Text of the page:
Control your portion size.
What most people consider a serving, or portion, has grown over the years. And it may be much larger than what a healthy portion is. In fact, restaurant servings are often twice as much as anyone needs. So be aware of how much you're eating.
One serving of meat, fish or chicken, for example, is just two to three ounces. That's about the size of a deck of cards. And a serving of pasta is just half-a-cup, about the size of a hockey puck. It may help to use measuring cups, spoons or a scale until you can judge portions easily.
Plan ahead. Create daily menus.
Create daily menus based on the points listed above. Watch portion sizes and add variety to your menu. This helps make sure you'll get all the nutrients your body needs. Variety also makes meals and snacks more interesting.
Allow yourself a treat once in a while.
A candy bar or handful of potato chips won't ruin your heart-healthy diet. But don't let it turn into an excuse to give up your plan for healthy eating. What's important is that you eat healthy foods most of the time.
Smart snacking ideas grouped by craving
If snacking tends to take you off course, these ideas from the AHA may help. Reaching for a snack isn't bad as long as you're smart about it. The AHA offers some simple ideas, arranged by craving:
- Apples and whole-grain breadsticks
- Carrot and celery sticks
- Green pepper sticks
- Zucchini circles
- Broccoli spears
- Unsalted rice cakes
- Fat-free milk
- Unsweetened, 100 percent juices
- Low-sodium tomato or mixed vegetable juice
- Clear soups, such as homemade or low-sodium canned vegetable or tomato soup
- Cocoa made with nonfat milk
- Unsalted, no-oil sunflower seeds
- Whole grain breads or toast
- Cherry or grape tomatoes
- Low-fat or fat-free cheese
- Plain, low-fat or fat-free yogurt
- Unsalted, no-oil almonds, walnuts, or other nuts
- Unsweetened canned fruit
- Thin slice of angel food cake
- Baked apple
- Frozen bananas
- Frozen grapes
- Fresh or frozen fruit
- Low-fat or fat-free unsweetened fruit yogurt
Potassium and your heart
Potassium is a mineral that is important to the function of all cells. It is also an electrolyte, which conducts electricity in the body. That makes it vital to heart function.
Recent studies show that too much salt plus too little potassium may raise your risk of heart disease. Lona Sandon, MEd, RD, LD, is an assistant professor of clinical nutrition at the University of Texas Southwestern Medical Center at Dallas. She says more emphasis should be put on the importance of getting more potassium while lowering sodium intake.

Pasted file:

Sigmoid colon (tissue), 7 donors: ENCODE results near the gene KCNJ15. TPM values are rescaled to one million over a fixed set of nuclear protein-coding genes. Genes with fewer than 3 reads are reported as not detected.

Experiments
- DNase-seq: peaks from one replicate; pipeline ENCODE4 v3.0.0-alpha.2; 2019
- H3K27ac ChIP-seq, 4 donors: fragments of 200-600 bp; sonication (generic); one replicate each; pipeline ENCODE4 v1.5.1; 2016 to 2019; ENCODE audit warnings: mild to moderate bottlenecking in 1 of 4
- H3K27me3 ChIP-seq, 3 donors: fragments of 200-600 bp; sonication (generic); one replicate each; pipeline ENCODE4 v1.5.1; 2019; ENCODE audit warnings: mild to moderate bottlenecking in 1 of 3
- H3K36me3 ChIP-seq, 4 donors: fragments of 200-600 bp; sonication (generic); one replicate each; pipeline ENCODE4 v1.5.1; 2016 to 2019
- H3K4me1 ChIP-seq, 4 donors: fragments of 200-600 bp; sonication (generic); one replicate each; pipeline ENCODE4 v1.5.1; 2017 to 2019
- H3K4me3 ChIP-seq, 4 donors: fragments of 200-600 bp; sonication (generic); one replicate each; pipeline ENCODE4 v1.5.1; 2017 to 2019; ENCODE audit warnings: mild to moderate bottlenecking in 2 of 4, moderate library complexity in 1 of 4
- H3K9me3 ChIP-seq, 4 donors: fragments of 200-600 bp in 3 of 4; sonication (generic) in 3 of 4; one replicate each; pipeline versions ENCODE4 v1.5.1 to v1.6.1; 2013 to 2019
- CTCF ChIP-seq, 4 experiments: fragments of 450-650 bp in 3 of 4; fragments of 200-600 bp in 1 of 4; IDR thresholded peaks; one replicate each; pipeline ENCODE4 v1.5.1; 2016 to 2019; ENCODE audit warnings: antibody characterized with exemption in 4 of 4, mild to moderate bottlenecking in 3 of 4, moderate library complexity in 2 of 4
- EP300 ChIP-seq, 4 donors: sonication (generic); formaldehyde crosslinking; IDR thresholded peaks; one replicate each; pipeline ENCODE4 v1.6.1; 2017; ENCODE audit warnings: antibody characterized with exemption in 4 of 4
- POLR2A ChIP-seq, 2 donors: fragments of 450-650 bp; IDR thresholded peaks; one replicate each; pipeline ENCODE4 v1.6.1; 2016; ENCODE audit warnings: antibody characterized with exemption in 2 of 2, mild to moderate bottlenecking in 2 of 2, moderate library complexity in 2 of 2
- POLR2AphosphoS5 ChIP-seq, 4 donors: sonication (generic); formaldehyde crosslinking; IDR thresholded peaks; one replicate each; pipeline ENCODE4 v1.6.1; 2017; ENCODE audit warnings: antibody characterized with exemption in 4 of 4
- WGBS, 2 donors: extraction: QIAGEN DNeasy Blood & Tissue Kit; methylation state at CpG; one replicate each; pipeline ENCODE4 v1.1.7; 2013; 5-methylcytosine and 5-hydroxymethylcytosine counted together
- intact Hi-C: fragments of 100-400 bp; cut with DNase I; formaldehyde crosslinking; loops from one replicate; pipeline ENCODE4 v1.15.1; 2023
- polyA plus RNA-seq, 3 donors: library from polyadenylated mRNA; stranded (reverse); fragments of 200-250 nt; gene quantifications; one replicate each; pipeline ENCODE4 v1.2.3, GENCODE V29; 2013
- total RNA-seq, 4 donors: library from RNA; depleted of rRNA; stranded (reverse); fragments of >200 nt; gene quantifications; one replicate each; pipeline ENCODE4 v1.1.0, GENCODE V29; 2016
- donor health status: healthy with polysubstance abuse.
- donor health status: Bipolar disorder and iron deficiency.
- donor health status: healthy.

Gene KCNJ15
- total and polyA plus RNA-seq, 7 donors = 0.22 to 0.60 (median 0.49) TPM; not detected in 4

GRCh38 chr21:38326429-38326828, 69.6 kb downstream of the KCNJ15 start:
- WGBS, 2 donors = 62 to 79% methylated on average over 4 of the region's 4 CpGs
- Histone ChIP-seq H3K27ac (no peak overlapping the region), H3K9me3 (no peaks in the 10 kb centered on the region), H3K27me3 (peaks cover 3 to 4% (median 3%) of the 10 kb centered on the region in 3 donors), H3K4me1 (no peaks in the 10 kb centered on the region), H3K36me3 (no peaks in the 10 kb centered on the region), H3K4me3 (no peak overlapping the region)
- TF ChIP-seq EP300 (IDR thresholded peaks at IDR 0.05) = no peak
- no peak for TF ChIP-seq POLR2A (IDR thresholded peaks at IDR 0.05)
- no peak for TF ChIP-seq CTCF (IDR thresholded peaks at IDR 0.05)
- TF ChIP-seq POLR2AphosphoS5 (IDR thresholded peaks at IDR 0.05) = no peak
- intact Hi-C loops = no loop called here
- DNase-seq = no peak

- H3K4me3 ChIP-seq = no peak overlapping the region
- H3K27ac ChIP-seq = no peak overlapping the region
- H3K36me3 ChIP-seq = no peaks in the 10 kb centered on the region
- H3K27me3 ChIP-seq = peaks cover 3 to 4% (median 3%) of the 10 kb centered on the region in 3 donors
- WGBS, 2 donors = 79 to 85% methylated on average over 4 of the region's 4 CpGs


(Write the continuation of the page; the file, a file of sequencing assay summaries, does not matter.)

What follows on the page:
In an article on health.usnews.com, she said ,"Fruits and vegetables are your best natural sources of potassium and they are naturally low in sodium."
Fun, heart-healthy ideas for Valentine's Day
The AHA offers a great list of ideas for Valentine's Day. Here is a summary of those that have to do with a heart-healthy diet. For more ideas, type "Heart-Healthy Valentine's Day Tips" into your search engine.
- Instead of chocolates, find a poem that describes your feelings. Write it on beautiful paper for a handmade card.
- If your children are having a Valentine's Day party at school, don't send candy. Send mini-boxes of raisins or small bags of pretzels. Or, send pencils and stickers.
- Cook at home to control the quality and amount of what you eat. Take a date to a local cooking class to practice your skills.
- Sharing is caring. If you go out for a romantic dinner, order one entrée to share. Many restaurant servings are more than enough for two.
- Spice it up. Cook at home with healthier seasonings. Instead of salt, add spice with fresh hot peppers.
- Take it slow. If you got a box of chocolates, make it last. Put it in the fridge or freezer and enjoy it over several weeks.
- Try something new. Dare yourself to try a new fruit or vegetable. Many groceries have free recipe cards in the produce section. Or, type the name of the food into your favorite search engine.
- Try preparing one of your less-favorite foods in a new way. If you're not crazy about bananas, try grilling one for dessert. Or, pop grapes into the freezer for tiny ice-pop snacks.
February is American Heart Month. So make it your month to commit to a heart-healthy diet. It's the best gift you could give yourself and everyone who loves you.